"Be careful what you wish for," one of our readers wrote in reference to our "Compilation Musicals From Hell" contest. That warning is well taken. On January 10, we announced the contest in an article that included several examples of the kind of ideas for pop compilation musicals that we were looking for, including a Bruce Springsteen musical called Glory Days. Only a week or so later, we read reports that a rock opera incorporating the Boss's songs, titled "Drive All Night," is going to have a reading in New York next month. And just the other day came official notice that a Billy Joel musical called "Movin' Out"--another one of our tongue-in-cheek suggestions--will open on Broadway in October 2002 at the Richard Rodgers Theatre. (It turns out that this project has been in development for quite some time, but only one person on our staff had heard of it. The editor who came up with the idea for us thought it was his own concept--and he wants royalties.)
Anyway, the response to our contest was gratifying. When we offered up a free pair of Mamma Mia! tickets to the TheaterMania reader with the best idea for a new compilation musical, we hoped that suggestions would pour in--and they did, from the wildly imaginative to the sublimely subtle to the rather unsettling. The crack TheaterMania contest-review board assembled in our top-secret Chelsea headquarters, and it was apparent to all that our decision would not be an easy one.
Would we choose as the winner our reader Amanda's Thriller: Black or White, featuring the songs of Michael Jackson stuffed into a show about his ongoing identity crisis? Or would the garland go to John Connors' Death of An Irishman: The U2 Musical, in which a "naïve and aimless Irish lad" (Neil Patrick Harris) is seduced, sequentially, by violence ("Bullet the Blue Sky"), love ("With or Without You"), and non-violence ("Peace on Earth")? Naturally, there was an Elvis Presley musical in the running: Titled Love Me Tender, William Voigt's show would tell "the story of a successful steakhouse restaurant manager in Memphis." Voigt got extra points for his brilliant casting suggestion for the lead role: "Elvis, found living on Long Island, will play himself."
We had to disqualify some entries because, though highly entertaining, they skirted the rules of the contest in one way or another--for example, Scott Logsdon's musical about The Brady Bunch, titled It's a Sunshine Day: Bradys in Arms. Others were great ideas but not sufficiently fleshed out: We'd love to hear more about Cat!, the Cat Stevens musical in which "Grizabella sings 'Moonshadow' as she ascends into the sky on a giant guitar pick." Contestant NeilActs envisioned that the Winter Garden Theatre, former home of Cats, would be "transformed into a giant acoustic guitar" for this production--but we're guessing that the Winter Garden will be home to Mamma Mia! for quite some time.
DavidCats, working overtime, came up with two priceless suggestions: 12 Angry Men: The Musical, starring N*Sync and The Backstreet Boys, plus Willy Wonka and the Chocolate Factory starring Eminem. (Get it?). David Fenn was inspired and/or deranged enough to posit a show with music by Lawrence Welk in which a young boy, horrified by his parents' taste in music, "kills himself with the edge of a broken vinyl record. Polka music plays. This show lasts three and half hours."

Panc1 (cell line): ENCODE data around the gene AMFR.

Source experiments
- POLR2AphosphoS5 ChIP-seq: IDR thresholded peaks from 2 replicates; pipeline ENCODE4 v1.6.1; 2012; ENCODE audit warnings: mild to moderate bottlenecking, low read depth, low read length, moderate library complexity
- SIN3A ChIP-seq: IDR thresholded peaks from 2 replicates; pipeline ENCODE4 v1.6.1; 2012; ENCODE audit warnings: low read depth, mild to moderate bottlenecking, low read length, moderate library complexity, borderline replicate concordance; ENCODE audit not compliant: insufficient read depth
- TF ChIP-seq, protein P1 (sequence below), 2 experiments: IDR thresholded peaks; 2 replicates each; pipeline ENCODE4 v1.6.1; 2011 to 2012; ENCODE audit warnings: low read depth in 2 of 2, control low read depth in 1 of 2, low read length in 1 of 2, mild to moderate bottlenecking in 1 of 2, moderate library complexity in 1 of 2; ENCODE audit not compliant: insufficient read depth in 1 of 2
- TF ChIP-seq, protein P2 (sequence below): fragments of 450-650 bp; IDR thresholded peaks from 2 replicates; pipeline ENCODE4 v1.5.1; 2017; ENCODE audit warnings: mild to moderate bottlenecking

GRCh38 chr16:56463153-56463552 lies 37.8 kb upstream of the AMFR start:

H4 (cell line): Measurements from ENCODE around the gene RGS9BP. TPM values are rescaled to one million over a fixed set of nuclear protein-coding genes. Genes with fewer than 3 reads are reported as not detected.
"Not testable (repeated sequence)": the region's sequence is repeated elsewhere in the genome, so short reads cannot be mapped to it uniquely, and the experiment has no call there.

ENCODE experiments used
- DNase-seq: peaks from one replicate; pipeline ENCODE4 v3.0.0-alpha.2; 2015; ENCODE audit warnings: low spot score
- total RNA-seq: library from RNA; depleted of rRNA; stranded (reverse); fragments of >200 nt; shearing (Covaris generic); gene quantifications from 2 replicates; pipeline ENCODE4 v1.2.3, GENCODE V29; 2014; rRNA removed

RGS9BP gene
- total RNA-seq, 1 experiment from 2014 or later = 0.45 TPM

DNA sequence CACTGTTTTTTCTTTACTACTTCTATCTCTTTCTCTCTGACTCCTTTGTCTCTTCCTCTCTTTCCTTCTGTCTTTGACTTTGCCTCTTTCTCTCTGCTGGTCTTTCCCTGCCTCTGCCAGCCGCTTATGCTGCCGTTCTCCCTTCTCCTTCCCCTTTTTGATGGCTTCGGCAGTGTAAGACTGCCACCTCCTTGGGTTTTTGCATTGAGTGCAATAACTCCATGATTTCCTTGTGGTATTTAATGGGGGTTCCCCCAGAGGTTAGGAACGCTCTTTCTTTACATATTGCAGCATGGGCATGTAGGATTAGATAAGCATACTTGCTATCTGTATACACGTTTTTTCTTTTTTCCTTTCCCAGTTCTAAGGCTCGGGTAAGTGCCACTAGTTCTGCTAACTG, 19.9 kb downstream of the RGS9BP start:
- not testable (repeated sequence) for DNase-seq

Ultimately, of course, only one entry could win, and a choice had to be made. When it came right down to it, the best compilation musical we received was from our reader Audrey Fusco. She took the hit tunes of the champions of American college rock, R.E.M and, taking a cue and from one of their late '90s hits, envisioned a musical with the same title about CBS-TV's Dan Rather. The result is laugh-out-loud funny and slyly clever musical featuring some great songs and a whole lot of loopy plot twists. But, hey, if it's good enough for Mamma Mia!...
WHAT'S THE FREQUENCY, KENNETH?--THE DAN RATHER STORY
This epic musical, directed by Trevor Nunn, takes us through the dynamic life and career of Dan Rather, national news icon. From his youth in Texas ("Texarkana") to his days in Houston Radio ("Radio Song"), the musical charts the ups and downs of Dan's career through the dramatic use of R.E.M.'s music. The first act features such career turning points as Dan's coverage of Hurricane Carla in his home state of Texas ("South Central Rain"), which first brought him to national attention. It also charts his rocky course through the 60 Minutes days--[including] his crisis of faith number, "Losing My Religion," as well as the comic number "(I Am) Superman" for Mike Wallace. The first act closes with the infamous 1986 attack [on Rather] by the muttering William Tager ("What's the Frequency, Kenneth?").
The second act charts Dan's rise to pre-eminence in TV journalism and his classic coverage of such landmark events as the Gulf War ("It's the End of the World as We Know It") and his short-lived teaming with Connie Chung ("Shiny Happy People"). The 11 o'clock number comes when Dan makes a traumatic 2001 guest appearance with David Letterman ("Everybody Hurts") but the musical ends on an upbeat, patriotic note as Dan continues to bring quality journalism to America in tough times ("Stand"). Starring Jeff McCarthy as Dan Rather, Lea Salonga as Connie Chung, Brian Stokes Mitchell as Ed Bradley, Ron Rifkin as Mike Wallace, and Mark McKinney as Dave Letterman, with Michael Stipe making his Broadway musical debut as William Tager.
Congratulations to Audrey Fusco, whose free orchestra seats to Mamma Mia! have already been mailed to her. To all our contestants, thank you for your time and imagination. And please do remember to be careful what you wish for...
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